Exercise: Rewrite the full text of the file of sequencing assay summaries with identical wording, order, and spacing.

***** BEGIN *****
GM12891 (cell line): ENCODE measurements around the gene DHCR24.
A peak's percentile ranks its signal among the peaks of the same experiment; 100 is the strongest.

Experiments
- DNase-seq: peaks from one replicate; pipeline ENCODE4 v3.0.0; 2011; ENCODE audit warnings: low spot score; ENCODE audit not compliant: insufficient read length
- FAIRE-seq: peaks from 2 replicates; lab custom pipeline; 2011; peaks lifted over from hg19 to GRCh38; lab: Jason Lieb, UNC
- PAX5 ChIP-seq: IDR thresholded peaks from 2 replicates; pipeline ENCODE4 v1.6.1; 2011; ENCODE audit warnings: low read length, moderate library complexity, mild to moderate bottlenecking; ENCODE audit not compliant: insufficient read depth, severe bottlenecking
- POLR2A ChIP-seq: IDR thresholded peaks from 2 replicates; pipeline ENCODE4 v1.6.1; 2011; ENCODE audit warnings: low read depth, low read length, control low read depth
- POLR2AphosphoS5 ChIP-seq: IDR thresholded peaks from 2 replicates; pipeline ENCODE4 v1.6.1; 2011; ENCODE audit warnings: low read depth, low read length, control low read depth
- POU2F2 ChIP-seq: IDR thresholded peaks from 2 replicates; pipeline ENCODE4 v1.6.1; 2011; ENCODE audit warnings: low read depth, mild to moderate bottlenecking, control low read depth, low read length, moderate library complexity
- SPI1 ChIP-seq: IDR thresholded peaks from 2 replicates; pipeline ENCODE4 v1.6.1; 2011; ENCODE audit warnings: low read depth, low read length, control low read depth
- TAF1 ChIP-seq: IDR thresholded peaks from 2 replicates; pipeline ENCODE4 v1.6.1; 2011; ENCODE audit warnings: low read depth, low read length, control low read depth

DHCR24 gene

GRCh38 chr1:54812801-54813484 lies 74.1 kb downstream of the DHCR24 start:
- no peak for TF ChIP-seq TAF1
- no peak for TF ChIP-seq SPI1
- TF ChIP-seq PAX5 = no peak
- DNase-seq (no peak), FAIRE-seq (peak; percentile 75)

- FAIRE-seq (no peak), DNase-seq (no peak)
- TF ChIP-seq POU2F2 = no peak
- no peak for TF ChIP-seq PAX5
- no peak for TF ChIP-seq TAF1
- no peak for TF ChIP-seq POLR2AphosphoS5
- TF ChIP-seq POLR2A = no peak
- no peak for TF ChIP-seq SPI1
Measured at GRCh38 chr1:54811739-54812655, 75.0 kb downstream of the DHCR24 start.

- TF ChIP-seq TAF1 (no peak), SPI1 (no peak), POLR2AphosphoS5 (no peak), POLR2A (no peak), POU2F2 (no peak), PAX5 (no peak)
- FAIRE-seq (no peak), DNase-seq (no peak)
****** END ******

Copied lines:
GM12891 (cell line): ENCODE measurements around the gene DHCR24.
A peak's percentile ranks its signal among the peaks of the same experiment; 100 is the strongest.

Experiments
- DNase-seq: peaks from one replicate; pipeline ENCODE4 v3.0.0; 2011; ENCODE audit warnings: low spot score; ENCODE audit not compliant: insufficient read length
- FAIRE-seq: peaks from 2 replicates; lab custom pipeline; 2011; peaks lifted over from hg19 to GRCh38; lab: Jason Lieb, UNC
- PAX5 ChIP-seq: IDR thresholded peaks from 2 replicates; pipeline ENCODE4 v1.6.1; 2011; ENCODE audit warnings: low read length, moderate library complexity, mild to moderate bottlenecking; ENCODE audit not compliant: insufficient read depth, severe bottlenecking
- POLR2A ChIP-seq: IDR thresholded peaks from 2 replicates; pipeline ENCODE4 v1.6.1; 2011; ENCODE audit warnings: low read depth, low read length, control low read depth
- POLR2AphosphoS5 ChIP-seq: IDR thresholded peaks from 2 replicates; pipeline ENCODE4 v1.6.1; 2011; ENCODE audit warnings: low read depth, low read length, control low read depth
- POU2F2 ChIP-seq: IDR thresholded peaks from 2 replicates; pipeline ENCODE4 v1.6.1; 2011; ENCODE audit warnings: low read depth, mild to moderate bottlenecking, control low read depth, low read length, moderate library complexity
- SPI1 ChIP-seq: IDR thresholded peaks from 2 replicates; pipeline ENCODE4 v1.6.1; 2011; ENCODE audit warnings: low read depth, low read length, control low read depth
- TAF1 ChIP-seq: IDR thresholded peaks from 2 replicates; pipeline ENCODE4 v1.6.1; 2011; ENCODE audit warnings: low read depth, low read length, control low read depth

DHCR24 gene

GRCh38 chr1:54812801-54813484 lies 74.1 kb downstream of the DHCR24 start:
- no peak for TF ChIP-seq TAF1
- no peak for TF ChIP-seq SPI1
- TF ChIP-seq PAX5 = no peak
- DNase-seq (no peak), FAIRE-seq (peak; percentile 75)

- FAIRE-seq (no peak), DNase-seq (no peak)
- TF ChIP-seq POU2F2 = no peak
- no peak for TF ChIP-seq PAX5
- no peak for TF ChIP-seq TAF1
- no peak for TF ChIP-seq POLR2AphosphoS5
- TF ChIP-seq POLR2A = no peak
- no peak for TF ChIP-seq SPI1
Measured at GRCh38 chr1:54811739-54812655, 75.0 kb downstream of the DHCR24 start.

- TF ChIP-seq TAF1 (no peak), SPI1 (no peak), POLR2AphosphoS5 (no peak), POLR2A (no peak), POU2F2 (no peak), PAX5 (no peak)
- FAIRE-seq (no peak), DNase-seq (no peak)